Unrelated doppelgänger surprisingly share a large percentage of the same genetic code.
Having a doppelgänger is sort of like having an identical twin – only, you’re not related. Depending on how you look at it, having a person that looks like you is pretty cool, yet, unexplained. While testimonial evidence throughout history in the form of photos, paintings, and eyewitness accounts prove without a doubt that doppelgängers do exist, the scientific community has not tried to prove why this happens or what characteristics they may genetically share. Until now.
Because doppelgängers have existed primarily through anecdotal evidence, it has been hard to pin down a large enough data set to study. After all, the random nature of the phenomenon prohibits people from knowing who and where their lookalike resides. However, with the onset modern facial recognition technology, a French-Canadian photographer was able to find and photograph 32 sets of doppelgängers for a photography study. And, when researchers in Barcelona, Spain, found out about the project, they decided to set out to complete their own research to prove scientifically if doppelgängers indeed were twins.
Thus far, scientific research has conclusively proven that the only people in the world known to have identical DNA are identical twins. But with this new study, researchers wanted to see just how similar the DNA was of the 64 people identified.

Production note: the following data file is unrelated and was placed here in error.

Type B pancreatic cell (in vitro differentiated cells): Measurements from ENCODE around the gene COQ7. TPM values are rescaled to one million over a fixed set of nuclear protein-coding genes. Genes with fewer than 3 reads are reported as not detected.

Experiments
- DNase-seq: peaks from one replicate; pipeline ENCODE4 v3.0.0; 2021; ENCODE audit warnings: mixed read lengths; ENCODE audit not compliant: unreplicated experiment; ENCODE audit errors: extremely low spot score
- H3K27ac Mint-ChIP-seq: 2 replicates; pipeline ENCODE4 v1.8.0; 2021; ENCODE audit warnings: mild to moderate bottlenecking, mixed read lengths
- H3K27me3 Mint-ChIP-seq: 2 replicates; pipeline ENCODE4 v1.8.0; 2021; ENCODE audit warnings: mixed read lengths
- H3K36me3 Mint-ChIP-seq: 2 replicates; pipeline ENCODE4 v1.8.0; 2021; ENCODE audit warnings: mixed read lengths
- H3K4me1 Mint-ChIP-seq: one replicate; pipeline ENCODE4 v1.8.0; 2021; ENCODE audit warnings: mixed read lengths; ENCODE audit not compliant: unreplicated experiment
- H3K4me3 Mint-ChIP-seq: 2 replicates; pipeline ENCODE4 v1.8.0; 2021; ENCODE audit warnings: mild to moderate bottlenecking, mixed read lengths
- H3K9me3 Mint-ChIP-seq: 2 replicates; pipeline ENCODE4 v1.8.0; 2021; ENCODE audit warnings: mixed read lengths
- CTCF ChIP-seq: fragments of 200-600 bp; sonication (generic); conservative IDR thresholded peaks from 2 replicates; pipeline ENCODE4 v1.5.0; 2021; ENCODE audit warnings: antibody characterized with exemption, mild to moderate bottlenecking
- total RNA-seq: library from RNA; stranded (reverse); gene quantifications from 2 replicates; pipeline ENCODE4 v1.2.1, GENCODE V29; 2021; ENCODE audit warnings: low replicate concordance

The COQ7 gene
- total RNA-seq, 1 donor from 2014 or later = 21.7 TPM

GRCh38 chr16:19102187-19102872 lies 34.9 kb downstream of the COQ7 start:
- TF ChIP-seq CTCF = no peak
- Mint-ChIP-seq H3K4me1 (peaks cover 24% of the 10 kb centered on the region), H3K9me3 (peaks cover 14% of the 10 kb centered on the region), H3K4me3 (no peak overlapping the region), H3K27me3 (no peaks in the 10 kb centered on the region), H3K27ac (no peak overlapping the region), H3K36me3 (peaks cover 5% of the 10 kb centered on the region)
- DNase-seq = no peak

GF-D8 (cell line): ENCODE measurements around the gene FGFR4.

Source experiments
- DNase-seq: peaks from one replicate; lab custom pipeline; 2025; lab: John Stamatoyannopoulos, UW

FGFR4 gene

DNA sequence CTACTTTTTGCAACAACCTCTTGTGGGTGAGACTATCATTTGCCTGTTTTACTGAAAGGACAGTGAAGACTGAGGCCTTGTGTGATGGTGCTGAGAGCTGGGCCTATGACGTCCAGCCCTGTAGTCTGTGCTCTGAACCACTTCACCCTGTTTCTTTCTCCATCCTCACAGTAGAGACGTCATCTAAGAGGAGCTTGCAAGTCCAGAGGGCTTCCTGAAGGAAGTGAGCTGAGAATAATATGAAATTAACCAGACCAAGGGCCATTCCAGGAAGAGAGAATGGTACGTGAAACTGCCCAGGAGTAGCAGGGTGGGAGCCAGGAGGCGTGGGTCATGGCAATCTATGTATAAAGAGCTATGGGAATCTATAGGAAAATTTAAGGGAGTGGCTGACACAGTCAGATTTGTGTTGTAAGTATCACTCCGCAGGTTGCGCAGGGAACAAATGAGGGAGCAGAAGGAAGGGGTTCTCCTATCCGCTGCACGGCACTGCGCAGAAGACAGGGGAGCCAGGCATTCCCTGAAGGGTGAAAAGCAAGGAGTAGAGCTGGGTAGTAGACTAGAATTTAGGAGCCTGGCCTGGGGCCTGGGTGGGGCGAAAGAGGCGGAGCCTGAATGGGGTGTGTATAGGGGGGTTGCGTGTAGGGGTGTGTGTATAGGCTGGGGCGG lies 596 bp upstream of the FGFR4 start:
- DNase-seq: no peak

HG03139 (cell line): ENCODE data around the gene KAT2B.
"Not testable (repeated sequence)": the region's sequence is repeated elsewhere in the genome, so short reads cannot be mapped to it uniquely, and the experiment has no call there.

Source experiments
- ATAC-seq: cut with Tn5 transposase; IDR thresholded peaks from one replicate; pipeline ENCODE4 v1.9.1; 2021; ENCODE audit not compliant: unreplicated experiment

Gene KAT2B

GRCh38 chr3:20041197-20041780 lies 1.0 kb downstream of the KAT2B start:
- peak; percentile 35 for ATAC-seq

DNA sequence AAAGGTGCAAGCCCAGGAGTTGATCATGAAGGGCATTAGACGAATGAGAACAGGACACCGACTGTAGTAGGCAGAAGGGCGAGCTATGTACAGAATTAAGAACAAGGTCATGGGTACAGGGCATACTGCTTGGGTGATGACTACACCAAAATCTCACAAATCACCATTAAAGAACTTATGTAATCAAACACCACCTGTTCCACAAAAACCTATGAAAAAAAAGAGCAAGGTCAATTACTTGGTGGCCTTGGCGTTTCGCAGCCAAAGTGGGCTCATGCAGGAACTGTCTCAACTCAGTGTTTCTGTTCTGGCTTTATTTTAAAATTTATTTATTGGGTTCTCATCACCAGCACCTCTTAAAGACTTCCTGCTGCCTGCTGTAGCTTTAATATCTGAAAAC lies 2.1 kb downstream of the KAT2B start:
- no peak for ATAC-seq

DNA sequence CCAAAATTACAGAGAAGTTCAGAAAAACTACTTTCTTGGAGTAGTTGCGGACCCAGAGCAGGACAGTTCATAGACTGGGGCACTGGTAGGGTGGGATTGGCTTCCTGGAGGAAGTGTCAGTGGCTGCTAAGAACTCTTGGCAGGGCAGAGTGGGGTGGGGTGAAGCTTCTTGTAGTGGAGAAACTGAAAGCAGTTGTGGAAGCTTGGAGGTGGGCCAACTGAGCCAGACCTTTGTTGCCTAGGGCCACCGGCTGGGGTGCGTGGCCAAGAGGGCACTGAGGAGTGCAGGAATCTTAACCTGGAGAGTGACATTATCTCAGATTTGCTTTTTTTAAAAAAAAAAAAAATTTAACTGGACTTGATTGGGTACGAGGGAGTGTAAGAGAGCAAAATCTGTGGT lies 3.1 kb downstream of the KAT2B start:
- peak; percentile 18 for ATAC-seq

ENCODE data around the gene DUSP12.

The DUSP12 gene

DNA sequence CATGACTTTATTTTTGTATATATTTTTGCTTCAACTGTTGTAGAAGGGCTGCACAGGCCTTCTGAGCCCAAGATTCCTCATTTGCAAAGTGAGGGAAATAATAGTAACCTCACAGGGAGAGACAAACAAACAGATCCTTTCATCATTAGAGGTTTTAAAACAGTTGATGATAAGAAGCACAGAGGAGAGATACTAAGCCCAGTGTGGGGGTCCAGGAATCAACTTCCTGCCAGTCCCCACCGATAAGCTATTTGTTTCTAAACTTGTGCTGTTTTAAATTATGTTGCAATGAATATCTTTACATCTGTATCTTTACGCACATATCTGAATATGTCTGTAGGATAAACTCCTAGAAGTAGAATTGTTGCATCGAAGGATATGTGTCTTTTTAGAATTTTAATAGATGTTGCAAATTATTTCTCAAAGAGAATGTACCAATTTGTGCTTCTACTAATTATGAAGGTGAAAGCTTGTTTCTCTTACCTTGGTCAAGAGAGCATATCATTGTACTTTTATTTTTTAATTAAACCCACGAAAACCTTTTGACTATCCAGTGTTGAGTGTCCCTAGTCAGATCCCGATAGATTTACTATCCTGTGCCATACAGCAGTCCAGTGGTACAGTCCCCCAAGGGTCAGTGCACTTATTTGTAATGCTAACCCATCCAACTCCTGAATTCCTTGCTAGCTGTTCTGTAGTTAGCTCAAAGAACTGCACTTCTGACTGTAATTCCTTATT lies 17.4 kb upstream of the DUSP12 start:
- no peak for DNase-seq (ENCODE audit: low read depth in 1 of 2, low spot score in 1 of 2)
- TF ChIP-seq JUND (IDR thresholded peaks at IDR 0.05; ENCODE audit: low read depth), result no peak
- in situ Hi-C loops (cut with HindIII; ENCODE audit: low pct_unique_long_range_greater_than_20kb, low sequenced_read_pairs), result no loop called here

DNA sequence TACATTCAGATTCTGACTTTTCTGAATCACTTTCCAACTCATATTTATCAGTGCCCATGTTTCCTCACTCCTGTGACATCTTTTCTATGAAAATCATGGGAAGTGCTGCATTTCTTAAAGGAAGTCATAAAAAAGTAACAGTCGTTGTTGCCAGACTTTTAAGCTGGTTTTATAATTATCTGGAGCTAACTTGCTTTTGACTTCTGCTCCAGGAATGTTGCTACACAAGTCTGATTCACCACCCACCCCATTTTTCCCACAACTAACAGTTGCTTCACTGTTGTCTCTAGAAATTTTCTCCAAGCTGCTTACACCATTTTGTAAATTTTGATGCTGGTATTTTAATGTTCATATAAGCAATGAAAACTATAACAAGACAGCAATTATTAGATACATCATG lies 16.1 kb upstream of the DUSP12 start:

The first step was to see if commercially available facial recognition algorithms could even tell them apart. Shockingly, 16 of the pairs could be considered virtual twins since the visual traits they share disabled three of the world’s most powerful facial recognition programs from telling the photographs apart!
Once researchers had done this, they then set about taking detailed DNA comparisons and lifestyle questionnaires from the 16 pairs the software could not distinguish. The results were shocking.
Collecting and analyzing the DNA results, the team found these 32 people shared quite a bit of DNA with their respective doppelgänger, particularly with regards to facial features, bones, and skin properties. Among this group, nine shared approximately 3,730 individual genes in common with each other. With humans having between 20,000 to 25,000 unique genes in their DNA, this subset accounted for about 15 to 19% of their genetic makeup.
While the results are promising, the study needs to be read with caution. The study’s sample size was relatively small and mainly included people of white European ancestry. Although, those not of European ancestry had similar DNA result as their white counterparts. The people who participated in the study also all reside in Canada, so the pool (from a worldwide perspective) was limited.
Despite these drawbacks, the researchers remain confident that other studies could replicate their results on a larger scale. The only problem here is that finding doppelgängers is in of itself quite tricky and the process for doing so is thus far limited to facial recognition software. Other means of finding unrelated “twins” have yet to be determined.
From mapping genetic diseases to reconstructing a suspect’s face from a DNA sample, many good uses could come from identifying doppelgängers in the world.